Relationships of Helicoverpa armigera, Ostrinia nubilalis and Fusarium verticillioides on MON 810 Maize

Béla Darvas, Hajnalka Bánáti, Eszter Takács, Éva Lauber, Árpád Szécsi, A. Székács

Research output: Contribution to journalArticle

7 Citations (Scopus)

Abstract

MON 810 maize was developed against Ostrinia nubilalis and is suggested to indirectly decrease Fusarium spp. infestation in maize ears. To evaluate this effect, co-occurrence of insect and fungal pests on MON 810 maize was studied. During 2009, exceptionally high maize ear infestation occurred in Julianna-major (Hungary). From investigation of some thousands of maize ears, the majority of the larval damage originated from Helicoverpa armigera larvae, while O. nubilalis larvae contributed significant damage only at a single plot. Fusarium verticillioides infection appeared only in a small portion (~20-30%) of the insect damaged cobs. H. armigera and O. nubilalis larvae feeding on F. verticillioides mycelia can distribute its conidia with their fecal pellets. MON 810 maize showed 100% efficacy against O. nubilalis in the stem, but lower efficacy against O. nubilalis and H. armigera in maize ears. The ~Cry1Ab toxin content of maize silk, the entry site of H. armigera, was lower than that in the leaves/stem/husk leaves of MON 810. Fusarium-infected MON 810 cobs are rarely found and only after larval damage by O. nubilalis. H. armigera larvae could not tolerate well F. verticillioides infected food and attempted to move out from the infected cobs. For further feeding they re-entered the maize ears through the 8-12 husk leaves, but in the case of the MON 810 variety, they usually could not reach the kernels. Apical damage on cobs resulted in only a minor (about one-tenth of the cob) decrease in yield.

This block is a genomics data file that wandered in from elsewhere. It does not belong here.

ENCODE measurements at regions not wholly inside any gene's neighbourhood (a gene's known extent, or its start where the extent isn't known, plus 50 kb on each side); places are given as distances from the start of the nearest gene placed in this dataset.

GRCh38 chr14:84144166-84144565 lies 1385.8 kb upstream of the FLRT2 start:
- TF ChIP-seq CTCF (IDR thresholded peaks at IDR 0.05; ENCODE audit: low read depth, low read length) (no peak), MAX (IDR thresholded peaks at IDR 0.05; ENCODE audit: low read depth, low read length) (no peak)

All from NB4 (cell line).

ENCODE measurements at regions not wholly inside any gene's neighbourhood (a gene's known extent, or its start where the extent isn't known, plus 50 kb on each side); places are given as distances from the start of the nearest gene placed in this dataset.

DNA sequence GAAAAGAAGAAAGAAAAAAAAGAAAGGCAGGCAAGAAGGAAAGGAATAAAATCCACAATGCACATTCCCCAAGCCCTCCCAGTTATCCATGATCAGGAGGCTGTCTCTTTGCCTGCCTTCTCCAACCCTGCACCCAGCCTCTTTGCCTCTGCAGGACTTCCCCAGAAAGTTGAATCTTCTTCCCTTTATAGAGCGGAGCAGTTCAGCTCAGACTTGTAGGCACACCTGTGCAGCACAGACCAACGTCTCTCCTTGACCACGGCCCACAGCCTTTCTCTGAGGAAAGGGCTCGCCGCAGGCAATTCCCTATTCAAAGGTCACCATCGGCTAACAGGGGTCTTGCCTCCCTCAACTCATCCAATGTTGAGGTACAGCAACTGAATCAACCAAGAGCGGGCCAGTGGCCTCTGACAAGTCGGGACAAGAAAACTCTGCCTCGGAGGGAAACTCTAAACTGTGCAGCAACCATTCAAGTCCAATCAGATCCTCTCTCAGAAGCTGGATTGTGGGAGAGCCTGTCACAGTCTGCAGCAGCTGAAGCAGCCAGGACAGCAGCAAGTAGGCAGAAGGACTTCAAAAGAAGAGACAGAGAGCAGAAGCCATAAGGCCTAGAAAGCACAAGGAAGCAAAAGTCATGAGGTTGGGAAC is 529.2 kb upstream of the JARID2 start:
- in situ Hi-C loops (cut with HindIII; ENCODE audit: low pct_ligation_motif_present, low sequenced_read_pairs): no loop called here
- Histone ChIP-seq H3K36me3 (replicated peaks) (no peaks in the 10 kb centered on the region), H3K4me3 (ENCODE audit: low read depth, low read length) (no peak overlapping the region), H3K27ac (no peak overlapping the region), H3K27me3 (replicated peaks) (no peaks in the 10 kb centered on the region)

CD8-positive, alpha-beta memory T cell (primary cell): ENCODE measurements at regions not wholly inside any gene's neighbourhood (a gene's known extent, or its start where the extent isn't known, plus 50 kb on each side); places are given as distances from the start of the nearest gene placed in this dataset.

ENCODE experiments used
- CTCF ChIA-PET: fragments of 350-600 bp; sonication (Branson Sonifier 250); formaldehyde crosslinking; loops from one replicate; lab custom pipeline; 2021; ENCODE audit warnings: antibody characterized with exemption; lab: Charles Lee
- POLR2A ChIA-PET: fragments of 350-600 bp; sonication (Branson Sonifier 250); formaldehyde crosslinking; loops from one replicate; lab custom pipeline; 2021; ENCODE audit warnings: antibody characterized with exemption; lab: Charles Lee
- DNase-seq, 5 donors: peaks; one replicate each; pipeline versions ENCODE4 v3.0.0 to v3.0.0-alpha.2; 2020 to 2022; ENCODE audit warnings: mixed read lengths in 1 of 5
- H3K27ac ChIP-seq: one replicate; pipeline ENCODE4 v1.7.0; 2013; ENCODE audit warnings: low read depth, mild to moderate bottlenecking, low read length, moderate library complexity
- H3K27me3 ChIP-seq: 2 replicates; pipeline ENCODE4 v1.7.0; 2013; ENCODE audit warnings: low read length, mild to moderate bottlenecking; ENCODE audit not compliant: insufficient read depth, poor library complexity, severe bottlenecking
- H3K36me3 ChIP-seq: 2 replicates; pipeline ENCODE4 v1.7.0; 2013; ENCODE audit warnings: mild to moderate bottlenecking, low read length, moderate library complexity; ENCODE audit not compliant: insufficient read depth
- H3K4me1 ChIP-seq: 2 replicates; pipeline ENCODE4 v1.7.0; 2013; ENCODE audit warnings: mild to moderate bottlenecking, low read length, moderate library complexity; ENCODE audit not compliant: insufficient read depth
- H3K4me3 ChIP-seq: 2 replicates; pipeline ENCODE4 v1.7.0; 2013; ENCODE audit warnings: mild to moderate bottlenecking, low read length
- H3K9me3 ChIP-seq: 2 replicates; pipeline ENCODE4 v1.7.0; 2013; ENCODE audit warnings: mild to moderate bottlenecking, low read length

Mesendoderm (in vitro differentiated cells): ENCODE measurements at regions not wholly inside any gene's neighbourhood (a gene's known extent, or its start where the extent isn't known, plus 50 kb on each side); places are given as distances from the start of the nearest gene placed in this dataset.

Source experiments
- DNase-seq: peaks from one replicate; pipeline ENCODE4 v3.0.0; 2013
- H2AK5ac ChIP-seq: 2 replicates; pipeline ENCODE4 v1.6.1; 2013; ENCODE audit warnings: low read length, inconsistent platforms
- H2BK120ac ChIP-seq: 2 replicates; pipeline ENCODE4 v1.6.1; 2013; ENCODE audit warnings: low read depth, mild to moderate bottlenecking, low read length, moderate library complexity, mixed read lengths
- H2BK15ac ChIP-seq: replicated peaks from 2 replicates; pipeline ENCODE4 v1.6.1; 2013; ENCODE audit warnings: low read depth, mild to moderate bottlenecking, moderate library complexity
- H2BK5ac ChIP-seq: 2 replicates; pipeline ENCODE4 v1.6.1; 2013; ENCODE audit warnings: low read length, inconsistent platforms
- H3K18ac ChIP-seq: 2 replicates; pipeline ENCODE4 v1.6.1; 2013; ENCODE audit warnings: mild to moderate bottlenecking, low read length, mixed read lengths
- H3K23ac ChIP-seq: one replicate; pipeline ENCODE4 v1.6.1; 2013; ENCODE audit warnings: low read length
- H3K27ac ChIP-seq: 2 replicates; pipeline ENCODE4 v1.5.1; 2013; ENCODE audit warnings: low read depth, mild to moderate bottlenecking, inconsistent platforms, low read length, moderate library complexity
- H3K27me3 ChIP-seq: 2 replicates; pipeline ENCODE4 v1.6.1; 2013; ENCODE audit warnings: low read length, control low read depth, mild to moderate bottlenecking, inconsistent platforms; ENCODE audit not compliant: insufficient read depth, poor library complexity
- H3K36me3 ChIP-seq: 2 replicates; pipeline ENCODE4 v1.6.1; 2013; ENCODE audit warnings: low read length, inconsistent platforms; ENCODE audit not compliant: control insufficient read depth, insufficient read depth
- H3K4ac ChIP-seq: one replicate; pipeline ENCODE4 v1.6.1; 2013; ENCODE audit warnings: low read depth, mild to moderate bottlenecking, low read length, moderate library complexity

Original languageEnglish
Pages (from-to)1-11
Number of pages11
JournalInsects
Volume2
Issue number1
DOIs
Publication statusPublished - 2011

Fingerprint

Ostrinia nubilalis
Helicoverpa armigera
corn ears
corn
larvae
hulls
Fusarium
leaves
insects
stems
silk
Hungary
mycelium
conidia
pellets
Fusarium verticillioides
toxins
pests
seeds
infection

Keywords

  • Fusarium verticillioides
  • Helicoverpa armigera
  • MON 810
  • Ostrinia nubilalis
  • Yield loss

ASJC Scopus subject areas

  • Insect Science

Cite this

Relationships of Helicoverpa armigera, Ostrinia nubilalis and Fusarium verticillioides on MON 810 Maize. / Darvas, Béla; Bánáti, Hajnalka; Takács, Eszter; Lauber, Éva; Szécsi, Árpád; Székács, A.

In: Insects, Vol. 2, No. 1, 2011, p. 1-11.

Research output: Contribution to journalArticle

Darvas, Béla ; Bánáti, Hajnalka ; Takács, Eszter ; Lauber, Éva ; Szécsi, Árpád ; Székács, A. / Relationships of Helicoverpa armigera, Ostrinia nubilalis and Fusarium verticillioides on MON 810 Maize. In: Insects. 2011 ; Vol. 2, No. 1. pp. 1-11.
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AB - MON 810 maize was developed against Ostrinia nubilalis and is suggested to indirectly decrease Fusarium spp. infestation in maize ears. To evaluate this effect, co-occurrence of insect and fungal pests on MON 810 maize was studied. During 2009, exceptionally high maize ear infestation occurred in Julianna-major (Hungary). From investigation of some thousands of maize ears, the majority of the larval damage originated from Helicoverpa armigera larvae, while O. nubilalis larvae contributed significant damage only at a single plot. Fusarium verticillioides infection appeared only in a small portion (~20-30%) of the insect damaged cobs. H. armigera and O. nubilalis larvae feeding on F. verticillioides mycelia can distribute its conidia with their fecal pellets. MON 810 maize showed 100% efficacy against O. nubilalis in the stem, but lower efficacy against O. nubilalis and H. armigera in maize ears. The ~Cry1Ab toxin content of maize silk, the entry site of H. armigera, was lower than that in the leaves/stem/husk leaves of MON 810. Fusarium-infected MON 810 cobs are rarely found and only after larval damage by O. nubilalis. H. armigera larvae could not tolerate well F. verticillioides infected food and attempted to move out from the infected cobs. For further feeding they re-entered the maize ears through the 8-12 husk leaves, but in the case of the MON 810 variety, they usually could not reach the kernels. Apical damage on cobs resulted in only a minor (about one-tenth of the cob) decrease in yield.

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